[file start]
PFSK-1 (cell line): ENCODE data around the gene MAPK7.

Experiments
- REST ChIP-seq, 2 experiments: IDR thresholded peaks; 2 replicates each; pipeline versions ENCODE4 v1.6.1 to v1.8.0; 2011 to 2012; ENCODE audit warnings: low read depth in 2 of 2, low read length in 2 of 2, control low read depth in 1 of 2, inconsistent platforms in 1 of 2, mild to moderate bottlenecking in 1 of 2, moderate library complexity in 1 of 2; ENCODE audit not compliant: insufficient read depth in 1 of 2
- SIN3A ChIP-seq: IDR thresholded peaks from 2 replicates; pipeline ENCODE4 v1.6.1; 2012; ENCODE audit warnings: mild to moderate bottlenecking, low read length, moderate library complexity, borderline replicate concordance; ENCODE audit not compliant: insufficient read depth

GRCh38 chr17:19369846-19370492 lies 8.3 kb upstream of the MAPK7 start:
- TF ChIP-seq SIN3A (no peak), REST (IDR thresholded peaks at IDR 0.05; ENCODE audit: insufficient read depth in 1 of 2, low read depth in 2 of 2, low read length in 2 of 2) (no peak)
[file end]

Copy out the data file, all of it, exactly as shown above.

PFSK-1 (cell line): ENCODE data around the gene MAPK7.

Experiments
- REST ChIP-seq, 2 experiments: IDR thresholded peaks; 2 replicates each; pipeline versions ENCODE4 v1.6.1 to v1.8.0; 2011 to 2012; ENCODE audit warnings: low read depth in 2 of 2, low read length in 2 of 2, control low read depth in 1 of 2, inconsistent platforms in 1 of 2, mild to moderate bottlenecking in 1 of 2, moderate library complexity in 1 of 2; ENCODE audit not compliant: insufficient read depth in 1 of 2
- SIN3A ChIP-seq: IDR thresholded peaks from 2 replicates; pipeline ENCODE4 v1.6.1; 2012; ENCODE audit warnings: mild to moderate bottlenecking, low read length, moderate library complexity, borderline replicate concordance; ENCODE audit not compliant: insufficient read depth

GRCh38 chr17:19369846-19370492 lies 8.3 kb upstream of the MAPK7 start:
- TF ChIP-seq SIN3A (no peak), REST (IDR thresholded peaks at IDR 0.05; ENCODE audit: insufficient read depth in 1 of 2, low read depth in 2 of 2, low read length in 2 of 2) (no peak)